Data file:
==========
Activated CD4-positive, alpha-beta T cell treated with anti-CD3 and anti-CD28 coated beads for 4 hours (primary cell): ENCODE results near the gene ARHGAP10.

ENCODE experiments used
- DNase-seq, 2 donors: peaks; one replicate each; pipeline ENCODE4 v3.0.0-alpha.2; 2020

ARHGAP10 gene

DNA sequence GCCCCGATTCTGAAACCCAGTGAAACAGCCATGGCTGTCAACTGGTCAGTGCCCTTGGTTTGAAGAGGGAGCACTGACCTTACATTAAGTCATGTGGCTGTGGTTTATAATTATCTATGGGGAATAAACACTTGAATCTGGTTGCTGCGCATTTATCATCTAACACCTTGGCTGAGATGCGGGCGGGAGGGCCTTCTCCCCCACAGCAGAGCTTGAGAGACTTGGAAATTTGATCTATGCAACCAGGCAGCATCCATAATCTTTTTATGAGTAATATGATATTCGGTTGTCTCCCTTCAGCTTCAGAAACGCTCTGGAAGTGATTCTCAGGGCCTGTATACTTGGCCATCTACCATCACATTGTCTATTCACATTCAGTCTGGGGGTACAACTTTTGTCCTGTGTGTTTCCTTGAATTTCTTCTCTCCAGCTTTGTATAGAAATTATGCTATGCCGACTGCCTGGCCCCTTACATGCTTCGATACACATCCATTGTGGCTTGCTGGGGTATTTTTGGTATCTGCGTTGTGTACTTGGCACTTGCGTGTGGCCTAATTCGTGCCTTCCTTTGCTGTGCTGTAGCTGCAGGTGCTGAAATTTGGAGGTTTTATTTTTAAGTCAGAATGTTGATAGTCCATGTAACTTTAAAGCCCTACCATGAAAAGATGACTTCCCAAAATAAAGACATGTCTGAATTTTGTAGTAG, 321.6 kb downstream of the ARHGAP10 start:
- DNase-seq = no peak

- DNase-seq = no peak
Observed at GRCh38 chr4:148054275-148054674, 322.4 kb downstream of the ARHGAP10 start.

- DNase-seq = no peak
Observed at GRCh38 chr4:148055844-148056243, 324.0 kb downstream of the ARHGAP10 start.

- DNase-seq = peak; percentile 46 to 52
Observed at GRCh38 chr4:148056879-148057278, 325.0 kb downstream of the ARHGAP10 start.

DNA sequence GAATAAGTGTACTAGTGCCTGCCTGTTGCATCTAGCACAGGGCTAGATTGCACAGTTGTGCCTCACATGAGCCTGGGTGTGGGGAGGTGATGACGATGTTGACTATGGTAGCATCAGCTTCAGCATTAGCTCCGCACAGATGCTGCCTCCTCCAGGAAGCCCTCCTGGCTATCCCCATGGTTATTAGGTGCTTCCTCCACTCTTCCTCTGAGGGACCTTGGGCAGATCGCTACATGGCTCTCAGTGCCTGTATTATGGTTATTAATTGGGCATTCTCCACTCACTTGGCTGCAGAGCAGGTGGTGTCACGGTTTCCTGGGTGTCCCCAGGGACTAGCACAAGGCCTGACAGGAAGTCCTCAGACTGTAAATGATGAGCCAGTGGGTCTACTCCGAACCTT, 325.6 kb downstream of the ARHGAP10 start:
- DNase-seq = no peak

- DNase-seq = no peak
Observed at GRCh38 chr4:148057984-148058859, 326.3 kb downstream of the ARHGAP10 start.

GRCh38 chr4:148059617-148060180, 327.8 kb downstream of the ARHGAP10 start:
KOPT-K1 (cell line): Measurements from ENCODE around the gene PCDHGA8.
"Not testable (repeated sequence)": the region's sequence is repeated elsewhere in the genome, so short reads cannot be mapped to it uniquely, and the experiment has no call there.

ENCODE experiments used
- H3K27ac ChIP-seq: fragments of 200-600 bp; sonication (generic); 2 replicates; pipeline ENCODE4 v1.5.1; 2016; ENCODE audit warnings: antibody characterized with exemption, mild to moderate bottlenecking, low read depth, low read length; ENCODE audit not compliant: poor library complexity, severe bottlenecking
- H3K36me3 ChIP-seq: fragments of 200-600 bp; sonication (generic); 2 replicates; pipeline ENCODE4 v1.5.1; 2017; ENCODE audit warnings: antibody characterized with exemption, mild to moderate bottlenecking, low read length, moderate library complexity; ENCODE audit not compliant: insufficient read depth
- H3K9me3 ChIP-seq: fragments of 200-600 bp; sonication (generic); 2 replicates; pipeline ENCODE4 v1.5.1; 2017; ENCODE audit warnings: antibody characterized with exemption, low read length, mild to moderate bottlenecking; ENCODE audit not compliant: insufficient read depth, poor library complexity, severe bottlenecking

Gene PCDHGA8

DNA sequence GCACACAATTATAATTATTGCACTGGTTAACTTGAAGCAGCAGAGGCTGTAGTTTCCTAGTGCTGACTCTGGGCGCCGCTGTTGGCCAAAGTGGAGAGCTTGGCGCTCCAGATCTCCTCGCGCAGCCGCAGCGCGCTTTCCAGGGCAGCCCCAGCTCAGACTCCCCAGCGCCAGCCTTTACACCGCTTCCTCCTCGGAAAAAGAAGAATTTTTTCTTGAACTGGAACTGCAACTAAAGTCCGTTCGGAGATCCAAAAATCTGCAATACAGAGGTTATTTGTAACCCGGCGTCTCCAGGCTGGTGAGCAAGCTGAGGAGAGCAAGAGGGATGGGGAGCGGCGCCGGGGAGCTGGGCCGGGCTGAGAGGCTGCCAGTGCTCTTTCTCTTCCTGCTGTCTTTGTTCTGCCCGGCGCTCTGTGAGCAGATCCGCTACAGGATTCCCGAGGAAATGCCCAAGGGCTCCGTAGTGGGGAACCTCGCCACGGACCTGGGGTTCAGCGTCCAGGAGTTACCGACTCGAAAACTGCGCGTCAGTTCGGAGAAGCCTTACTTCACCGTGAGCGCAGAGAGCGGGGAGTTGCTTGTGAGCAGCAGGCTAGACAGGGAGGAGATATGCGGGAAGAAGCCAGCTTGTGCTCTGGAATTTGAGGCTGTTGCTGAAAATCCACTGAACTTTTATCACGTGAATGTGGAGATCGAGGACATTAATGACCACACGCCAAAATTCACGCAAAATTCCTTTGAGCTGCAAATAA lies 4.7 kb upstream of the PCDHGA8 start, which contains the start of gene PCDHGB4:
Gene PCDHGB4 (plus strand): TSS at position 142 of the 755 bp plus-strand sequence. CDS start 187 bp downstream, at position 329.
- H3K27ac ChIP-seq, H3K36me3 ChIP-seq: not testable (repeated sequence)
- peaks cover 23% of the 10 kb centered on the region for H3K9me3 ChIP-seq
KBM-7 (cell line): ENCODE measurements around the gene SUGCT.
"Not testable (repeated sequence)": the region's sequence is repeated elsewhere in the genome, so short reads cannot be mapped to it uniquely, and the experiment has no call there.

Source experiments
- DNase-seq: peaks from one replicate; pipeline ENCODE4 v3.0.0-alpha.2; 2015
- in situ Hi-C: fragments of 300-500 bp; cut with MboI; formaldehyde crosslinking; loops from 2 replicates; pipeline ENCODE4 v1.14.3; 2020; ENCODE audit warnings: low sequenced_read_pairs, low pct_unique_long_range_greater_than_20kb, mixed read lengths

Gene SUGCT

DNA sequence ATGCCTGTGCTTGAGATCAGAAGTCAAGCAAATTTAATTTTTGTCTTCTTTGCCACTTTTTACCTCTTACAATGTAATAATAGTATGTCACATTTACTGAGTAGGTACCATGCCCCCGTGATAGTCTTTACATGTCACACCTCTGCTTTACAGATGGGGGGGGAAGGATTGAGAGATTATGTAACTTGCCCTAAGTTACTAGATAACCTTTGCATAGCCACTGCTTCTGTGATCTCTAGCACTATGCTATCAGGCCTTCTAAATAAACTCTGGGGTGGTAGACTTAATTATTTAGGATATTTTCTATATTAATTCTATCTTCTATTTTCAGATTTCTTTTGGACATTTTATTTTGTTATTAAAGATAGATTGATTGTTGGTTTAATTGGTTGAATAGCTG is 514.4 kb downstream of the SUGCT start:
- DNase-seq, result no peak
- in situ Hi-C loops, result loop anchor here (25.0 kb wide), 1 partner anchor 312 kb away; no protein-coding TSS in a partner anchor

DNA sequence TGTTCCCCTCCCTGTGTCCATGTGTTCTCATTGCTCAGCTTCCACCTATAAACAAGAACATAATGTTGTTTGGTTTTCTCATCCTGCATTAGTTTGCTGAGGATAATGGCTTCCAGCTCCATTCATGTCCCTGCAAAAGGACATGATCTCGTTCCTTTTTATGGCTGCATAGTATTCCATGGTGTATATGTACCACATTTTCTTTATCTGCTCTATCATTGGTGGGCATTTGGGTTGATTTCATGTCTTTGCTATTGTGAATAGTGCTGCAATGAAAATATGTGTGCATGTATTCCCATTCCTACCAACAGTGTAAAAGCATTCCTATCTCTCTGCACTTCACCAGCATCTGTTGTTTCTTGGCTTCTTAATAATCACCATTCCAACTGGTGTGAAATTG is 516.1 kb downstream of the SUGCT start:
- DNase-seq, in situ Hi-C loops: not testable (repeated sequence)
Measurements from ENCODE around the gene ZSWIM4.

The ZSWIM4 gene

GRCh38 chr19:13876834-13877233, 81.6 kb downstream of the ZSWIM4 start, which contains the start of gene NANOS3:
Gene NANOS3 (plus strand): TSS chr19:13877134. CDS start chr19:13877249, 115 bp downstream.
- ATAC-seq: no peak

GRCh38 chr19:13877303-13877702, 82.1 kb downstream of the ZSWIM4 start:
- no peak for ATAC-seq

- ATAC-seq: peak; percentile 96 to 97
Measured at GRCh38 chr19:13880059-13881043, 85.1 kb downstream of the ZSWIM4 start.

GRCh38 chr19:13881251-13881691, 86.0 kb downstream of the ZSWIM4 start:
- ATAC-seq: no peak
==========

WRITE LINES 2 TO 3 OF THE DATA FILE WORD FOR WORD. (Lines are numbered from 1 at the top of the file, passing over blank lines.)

ENCODE experiments used
- DNase-seq, 2 donors: peaks; one replicate each; pipeline ENCODE4 v3.0.0-alpha.2; 2020